SharePoint has several features that can be used in many differing combinations to meet business needs. At its heart SharePoint primarily addresses the need for us to collaborate to produce electronic information then to publish this to a wider audience.
The basic structure has not changed in 2010. A Server farm made up of one or more physical servers contains one or more logical Web Applications. Within each Web application there are one or more site collections. Within each site collection there are one or more Web sites. Each site is made up of lists, libraries and pages.
Having created your overall structure most users will work within a small number of sites, maybe even just one.
Lists are the fundamental data store made available to us within SharePoint. Each list is based upon a template. The custom list is the most basic of these templates providing a few simple columns. It is intended that we add our own columns i.e. customise this for our own use. There are many other list templates provided enabling us to quickly create Calendars, Announcements, Issue lists and tasks list (to name but a few).
Document Libraries are a specialised form of list that allows us to store documents or files that have been created outside of SharePoint commonly with Microsoft office products such as Word or Excel.
Like lists, libraries can have custom columns added to them. This allows us to store values with the document that can be indexed and used as search values by our users.
In addition we can use one list as a lookup or reference for use by another list. For example a tasks list being used to manage a simple project may have a look up to project No list.
Here we see a new task item being added with values in the project no rop down coming from another custom list named Project Numbers
Having added the project number reference to my Tasks list I need to be sure that the project number record doesn’t get deleted if any tasks exist that use it i.e. I need referential integrity – a common feature found in modern database systems. The good news is that with SharePoint 2010 this has been added. When you add a look up column to a list you will have the option to prevent or cascade deletes of associated records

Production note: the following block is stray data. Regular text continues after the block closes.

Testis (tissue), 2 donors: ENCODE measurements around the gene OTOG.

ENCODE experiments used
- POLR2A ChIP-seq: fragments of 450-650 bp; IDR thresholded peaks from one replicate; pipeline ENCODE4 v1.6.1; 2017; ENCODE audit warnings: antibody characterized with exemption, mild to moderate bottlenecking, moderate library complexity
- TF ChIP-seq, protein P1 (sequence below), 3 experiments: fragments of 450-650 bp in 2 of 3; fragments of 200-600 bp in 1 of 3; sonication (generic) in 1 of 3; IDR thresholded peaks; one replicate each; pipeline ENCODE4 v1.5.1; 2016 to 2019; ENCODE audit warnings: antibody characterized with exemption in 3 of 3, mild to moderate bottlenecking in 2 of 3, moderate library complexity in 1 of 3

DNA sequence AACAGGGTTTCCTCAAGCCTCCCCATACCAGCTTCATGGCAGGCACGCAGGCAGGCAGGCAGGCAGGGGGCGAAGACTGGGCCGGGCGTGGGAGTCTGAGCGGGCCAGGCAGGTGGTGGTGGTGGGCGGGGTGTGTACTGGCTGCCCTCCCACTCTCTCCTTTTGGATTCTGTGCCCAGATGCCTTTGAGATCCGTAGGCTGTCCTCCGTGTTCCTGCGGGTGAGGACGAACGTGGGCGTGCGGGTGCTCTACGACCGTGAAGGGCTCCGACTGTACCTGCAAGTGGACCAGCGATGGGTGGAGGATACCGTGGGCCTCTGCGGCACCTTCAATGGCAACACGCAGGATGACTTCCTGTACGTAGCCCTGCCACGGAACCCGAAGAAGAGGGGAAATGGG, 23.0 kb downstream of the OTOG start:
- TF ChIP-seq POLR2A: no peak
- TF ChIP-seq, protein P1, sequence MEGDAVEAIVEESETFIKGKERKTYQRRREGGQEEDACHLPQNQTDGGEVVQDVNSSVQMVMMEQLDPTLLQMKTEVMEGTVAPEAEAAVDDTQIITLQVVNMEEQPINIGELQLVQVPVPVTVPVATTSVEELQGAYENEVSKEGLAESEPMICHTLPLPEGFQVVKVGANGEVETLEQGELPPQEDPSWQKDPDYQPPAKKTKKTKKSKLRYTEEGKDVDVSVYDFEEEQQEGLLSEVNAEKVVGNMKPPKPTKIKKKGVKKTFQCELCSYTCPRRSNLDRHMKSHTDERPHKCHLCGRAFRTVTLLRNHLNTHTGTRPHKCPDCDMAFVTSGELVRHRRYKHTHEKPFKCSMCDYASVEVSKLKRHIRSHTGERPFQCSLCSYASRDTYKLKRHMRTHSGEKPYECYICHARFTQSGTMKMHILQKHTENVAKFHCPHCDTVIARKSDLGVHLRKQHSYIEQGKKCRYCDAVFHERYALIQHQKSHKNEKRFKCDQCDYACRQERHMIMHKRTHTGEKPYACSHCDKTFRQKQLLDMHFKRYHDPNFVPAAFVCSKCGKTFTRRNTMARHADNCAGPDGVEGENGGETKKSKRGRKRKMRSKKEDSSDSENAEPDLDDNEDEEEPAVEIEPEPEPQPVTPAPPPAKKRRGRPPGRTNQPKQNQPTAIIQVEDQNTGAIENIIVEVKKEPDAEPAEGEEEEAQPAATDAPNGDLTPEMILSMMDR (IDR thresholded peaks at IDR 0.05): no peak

One key feature that has been enhanced dramatically and moved from MOSS 2007 to SharePoint foundation is that of Business Connectivity Services, formerly the business data catalog. This feature allows us to connect to databases and line of business systems then present the data from them as if they were standard SharePoint lists.
Our users can now use the SharePoint interface across the Web to work with data held in SharePoint itself or to work with data coming from external databases and systems.
This opens up many more opportunities for us to use SharePoint as a base for building business applications. I will revisit this subject in more detail in a later post.
Our first version of the course load has been setup and I have connected to it from my office in the West of Ireland to the datacenter in Washington.
As SharePoint is a Web based solution I realise this is nothing new but I am always in awe at the amount of technology involved that allows this to happen. In principal I could just connect to the server and test away however part of my role is to test it as if I were taking the class. To do this I am going to use Learning Tree AnyWare technology which will allow me to log in and run a Client machine running Windows 7 which will be setup with all the necessary course files.
Dux is hard at work creating the exercise manual in a cold snowed in part of North America as I blog and drink coffee on a beautiful rare sunny morning in the West of Ireland. Collaboration is definitely working in my favour at present. However this is just the calm before the storm , time is getting closer to the pilot in April – once the material starts flowing through I will be working with Dux to make sure it all works.